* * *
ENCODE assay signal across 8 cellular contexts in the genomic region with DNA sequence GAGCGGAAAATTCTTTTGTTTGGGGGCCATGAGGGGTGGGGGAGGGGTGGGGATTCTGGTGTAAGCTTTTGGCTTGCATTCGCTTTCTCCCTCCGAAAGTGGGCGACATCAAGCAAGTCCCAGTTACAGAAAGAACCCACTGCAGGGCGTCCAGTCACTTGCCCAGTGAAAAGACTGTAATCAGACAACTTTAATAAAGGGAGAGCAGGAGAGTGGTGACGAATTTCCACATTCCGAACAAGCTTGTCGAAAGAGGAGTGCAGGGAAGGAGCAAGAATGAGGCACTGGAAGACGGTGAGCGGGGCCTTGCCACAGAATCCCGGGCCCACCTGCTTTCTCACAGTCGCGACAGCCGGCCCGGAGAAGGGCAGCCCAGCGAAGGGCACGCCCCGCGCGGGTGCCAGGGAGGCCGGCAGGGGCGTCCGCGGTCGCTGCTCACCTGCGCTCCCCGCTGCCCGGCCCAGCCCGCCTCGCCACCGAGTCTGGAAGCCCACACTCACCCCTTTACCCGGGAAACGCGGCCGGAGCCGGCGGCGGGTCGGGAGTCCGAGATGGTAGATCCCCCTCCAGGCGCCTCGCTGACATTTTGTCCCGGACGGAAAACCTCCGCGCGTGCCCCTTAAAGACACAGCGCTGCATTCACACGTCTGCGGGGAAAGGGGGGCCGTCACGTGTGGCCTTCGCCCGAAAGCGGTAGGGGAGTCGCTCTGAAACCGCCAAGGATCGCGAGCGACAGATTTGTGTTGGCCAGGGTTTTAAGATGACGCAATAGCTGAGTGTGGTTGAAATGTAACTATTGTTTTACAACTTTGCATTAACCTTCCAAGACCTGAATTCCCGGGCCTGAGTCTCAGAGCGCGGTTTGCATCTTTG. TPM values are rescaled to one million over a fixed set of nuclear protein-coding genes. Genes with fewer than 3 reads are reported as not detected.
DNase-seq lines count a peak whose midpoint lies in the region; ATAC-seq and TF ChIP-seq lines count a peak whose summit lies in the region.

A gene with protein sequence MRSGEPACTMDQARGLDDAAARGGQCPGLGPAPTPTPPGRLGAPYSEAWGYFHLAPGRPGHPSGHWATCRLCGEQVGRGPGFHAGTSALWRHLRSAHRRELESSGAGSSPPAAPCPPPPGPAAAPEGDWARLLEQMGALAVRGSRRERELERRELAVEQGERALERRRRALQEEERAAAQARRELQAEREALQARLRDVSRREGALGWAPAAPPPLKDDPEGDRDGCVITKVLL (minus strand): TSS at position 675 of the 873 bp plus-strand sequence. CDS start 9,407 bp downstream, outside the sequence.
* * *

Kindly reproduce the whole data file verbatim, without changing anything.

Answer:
ENCODE assay signal across 8 cellular contexts in the genomic region with DNA sequence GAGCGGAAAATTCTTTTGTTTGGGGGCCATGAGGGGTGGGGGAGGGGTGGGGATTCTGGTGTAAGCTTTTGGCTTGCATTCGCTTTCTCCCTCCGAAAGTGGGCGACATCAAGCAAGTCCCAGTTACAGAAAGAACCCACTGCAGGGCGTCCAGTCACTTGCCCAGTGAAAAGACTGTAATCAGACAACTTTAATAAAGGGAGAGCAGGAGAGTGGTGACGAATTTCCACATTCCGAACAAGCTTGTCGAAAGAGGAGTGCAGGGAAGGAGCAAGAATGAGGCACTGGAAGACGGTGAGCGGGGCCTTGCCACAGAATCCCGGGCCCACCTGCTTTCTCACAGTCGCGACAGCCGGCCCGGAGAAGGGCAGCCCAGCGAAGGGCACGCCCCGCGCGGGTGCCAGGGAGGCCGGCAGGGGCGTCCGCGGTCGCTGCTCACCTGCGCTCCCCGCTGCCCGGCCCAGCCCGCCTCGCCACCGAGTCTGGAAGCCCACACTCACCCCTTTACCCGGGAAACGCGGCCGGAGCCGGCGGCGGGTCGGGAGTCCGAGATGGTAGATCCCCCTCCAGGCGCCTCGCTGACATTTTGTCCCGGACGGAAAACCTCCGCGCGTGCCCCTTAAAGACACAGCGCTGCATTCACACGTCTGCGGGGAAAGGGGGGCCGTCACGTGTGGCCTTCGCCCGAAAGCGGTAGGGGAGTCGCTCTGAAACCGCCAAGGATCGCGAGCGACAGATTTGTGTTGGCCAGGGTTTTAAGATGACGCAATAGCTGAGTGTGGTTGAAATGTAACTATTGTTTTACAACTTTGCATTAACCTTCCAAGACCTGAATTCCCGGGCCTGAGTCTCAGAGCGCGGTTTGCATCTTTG. TPM values are rescaled to one million over a fixed set of nuclear protein-coding genes. Genes with fewer than 3 reads are reported as not detected.
DNase-seq lines count a peak whose midpoint lies in the region; ATAC-seq and TF ChIP-seq lines count a peak whose summit lies in the region.

A gene with protein sequence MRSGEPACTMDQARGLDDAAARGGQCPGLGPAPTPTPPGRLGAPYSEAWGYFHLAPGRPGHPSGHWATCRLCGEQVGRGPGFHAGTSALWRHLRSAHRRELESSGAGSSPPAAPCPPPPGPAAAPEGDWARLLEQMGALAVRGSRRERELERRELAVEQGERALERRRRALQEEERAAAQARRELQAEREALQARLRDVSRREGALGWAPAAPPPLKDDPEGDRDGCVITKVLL (minus strand): TSS at position 675 of the 873 bp plus-strand sequence. CDS start 9,407 bp downstream, outside the sequence.